VEGAS MYTHS BUSTED: A Roulette Color Can Be ‘Due’

Posted on: August 19, 2022, 06:02h. 

Last updated on: September 1, 2022, 04:03h.

Five red roulette numbers in a row doesn’t mean a black one is more likely on the sixth spin. Even if you recognize the truth of this statement, whenever that sixth spin lands on black, it can still be difficult to resist learning incorrectly from the experience.

Las Vegas casino workers
Gamblers play roulette at The D Casino in downtown Las Vegas. No matter how long, a streak of one color on a regulation roulette wheel never increases the odds of a different color coming up next. (Image: Reuters)

Some gambling hopefuls sometimes use this system to predict the next big win. But according to Anthony Lucas, a professor of casino management at UNLV and former gaming industry operations analyst, this is just another common myth. And the reason comes down to a simple math class lesson.

A common misunderstanding is that long-term averages within a random process must immediately correct in the short term,” Anthony Lucas, a professor of casino management at UNLV and former gaming industry operations analyst, told Casino.org. “It’s the way our brains are wired.”

Essentially, the odds of landing on red don’t increase even if you’ve landed on black 10x before. Each time you spin, the odds reset. So your chance of landing on red during the first spin or the 20th spin is the same.

Brain Chemistry

Our brains evolved to see patterns in the world around us. Detecting patterns helps us humans make predictions and informed decisions. Pattern prediction was essential for early man. Just imagine hearing a loud noise in a bush. Your ancient ancestors may assume that noise was from a predator based on previous encounters.

However, this tendency to see patterns sometimes leads humans to see false patterns or places where patterns don’t exist. In these cases, this is the opposite of helpful. In Roulette, our brain tries to find a pattern (like that, you’ll land on black after landing on red). But this is just an example of false pattern recognition.

Casinos know that many people believe this myth, however. Casino’s often use electronic outcome boards that show a players’ previous spins to the next players, playing into this pattern recognizing mindset.

Winning streaks do happen, however. As Lucas explained, “streaks are a normal occurrence within any random process.”

These Colors Don’t Run

Ray, my childhood friend, once believed he had a system for winning at roulette. He would take me along as he checked out every roulette table in whatever Las Vegas casino he was staying in. Whenever Ray found one with four or five consecutive red or black spins, he would always bet on the other color to come up next.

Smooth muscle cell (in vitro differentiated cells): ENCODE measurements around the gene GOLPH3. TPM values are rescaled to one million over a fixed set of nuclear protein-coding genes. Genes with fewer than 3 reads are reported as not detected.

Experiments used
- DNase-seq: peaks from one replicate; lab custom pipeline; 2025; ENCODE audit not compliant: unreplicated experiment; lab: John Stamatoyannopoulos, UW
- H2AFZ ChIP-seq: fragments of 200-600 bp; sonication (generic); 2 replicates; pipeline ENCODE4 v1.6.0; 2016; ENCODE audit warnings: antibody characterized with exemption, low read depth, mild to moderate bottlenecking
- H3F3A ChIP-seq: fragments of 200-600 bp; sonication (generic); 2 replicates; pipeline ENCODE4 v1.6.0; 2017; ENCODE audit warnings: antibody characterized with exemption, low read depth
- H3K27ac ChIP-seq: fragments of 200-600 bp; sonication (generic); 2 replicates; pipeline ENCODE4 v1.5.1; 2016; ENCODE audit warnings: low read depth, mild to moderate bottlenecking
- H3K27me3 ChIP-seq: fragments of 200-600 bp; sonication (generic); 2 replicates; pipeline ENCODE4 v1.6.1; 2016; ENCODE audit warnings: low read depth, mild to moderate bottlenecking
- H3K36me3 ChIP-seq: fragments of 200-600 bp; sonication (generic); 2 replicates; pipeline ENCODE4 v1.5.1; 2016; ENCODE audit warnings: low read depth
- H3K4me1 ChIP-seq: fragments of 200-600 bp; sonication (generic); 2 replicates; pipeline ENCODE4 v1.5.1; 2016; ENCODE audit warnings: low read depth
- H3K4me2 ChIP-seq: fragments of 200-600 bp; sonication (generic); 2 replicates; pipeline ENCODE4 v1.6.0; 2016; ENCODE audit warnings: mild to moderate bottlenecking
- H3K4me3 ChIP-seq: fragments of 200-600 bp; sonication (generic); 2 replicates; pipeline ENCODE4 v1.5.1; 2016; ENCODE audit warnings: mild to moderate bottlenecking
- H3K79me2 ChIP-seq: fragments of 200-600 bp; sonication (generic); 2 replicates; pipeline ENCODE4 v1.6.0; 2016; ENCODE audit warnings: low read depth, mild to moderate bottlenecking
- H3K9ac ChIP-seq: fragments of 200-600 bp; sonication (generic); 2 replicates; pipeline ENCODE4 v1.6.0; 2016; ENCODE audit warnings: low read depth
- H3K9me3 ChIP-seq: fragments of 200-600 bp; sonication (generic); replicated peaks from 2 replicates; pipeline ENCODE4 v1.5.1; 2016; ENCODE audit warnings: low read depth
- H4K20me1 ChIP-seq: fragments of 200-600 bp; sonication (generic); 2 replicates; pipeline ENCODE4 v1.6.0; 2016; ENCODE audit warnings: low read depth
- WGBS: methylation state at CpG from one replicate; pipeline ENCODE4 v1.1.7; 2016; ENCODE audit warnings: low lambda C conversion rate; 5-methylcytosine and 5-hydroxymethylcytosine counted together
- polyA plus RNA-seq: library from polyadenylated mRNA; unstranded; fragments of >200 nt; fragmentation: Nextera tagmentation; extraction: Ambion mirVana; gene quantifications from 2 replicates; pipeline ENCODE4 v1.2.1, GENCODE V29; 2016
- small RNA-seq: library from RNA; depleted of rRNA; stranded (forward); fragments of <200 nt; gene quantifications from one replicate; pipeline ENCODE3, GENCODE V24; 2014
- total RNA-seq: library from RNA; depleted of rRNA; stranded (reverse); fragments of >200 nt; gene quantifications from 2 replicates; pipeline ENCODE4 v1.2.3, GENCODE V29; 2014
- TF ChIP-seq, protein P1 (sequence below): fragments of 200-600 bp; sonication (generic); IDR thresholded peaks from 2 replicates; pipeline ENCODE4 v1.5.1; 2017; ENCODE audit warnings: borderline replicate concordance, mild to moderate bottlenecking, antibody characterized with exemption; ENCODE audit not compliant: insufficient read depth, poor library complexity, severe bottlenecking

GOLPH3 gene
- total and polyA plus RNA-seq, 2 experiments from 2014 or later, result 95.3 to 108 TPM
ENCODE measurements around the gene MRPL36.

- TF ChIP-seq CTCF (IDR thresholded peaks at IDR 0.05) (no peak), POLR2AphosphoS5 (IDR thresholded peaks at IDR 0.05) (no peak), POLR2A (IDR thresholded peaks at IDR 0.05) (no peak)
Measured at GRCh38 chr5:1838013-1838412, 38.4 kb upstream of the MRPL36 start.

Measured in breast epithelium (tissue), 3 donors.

Ray’s system seemed to work. He’d walk away from every two-hour session I witnessed about $500 up.

“See, I told you,” Ray would boast, questioning my logic for not betting along with him.

According to Lucas, this is similar to the slot-machine jackpot myth we busted two weeks ago. Both involve sampling with replacement.

What the typical gambler does not seem to understand, or want to understand, is that the outcomes from independent and identically distributed variables often feature large runs of single colors or even numbers,” Lucas told Casino.org. “This is normal, and there is no immediate self-correction required.”

These short-term imbalances always dissipate over the long term, Lucas explained. In roulette, the red and black numbers will come up equally on average. But in the short-term, anything can happen, and that’s the only term in which gamblers are able to play.

It’s a Shame About Ray

Walking in late on one of his gambling sessions, I noticed Ray, red-faced, pacing the casino floor like a caged animal. He was obviously down a lot of money. How much, he wouldn’t admit to me until years later.

“Don’t worry, I’ll get it back,” he told me. This is when I learned that doubling down after every loss was part of Ray’s system. This is known as a Martingale betting system, Lucas explained, and no, it doesn’t work, either.

Luckily, it only cost Ray $5,000 to finally learn the lesson that the only system that works in Las Vegas is the one that gives the house a slight edge in the long run. That may have been the last time he played Roulette.

“Your friend is lucky,” Lucas said, “in the sense that things could have gone much worse for him.”

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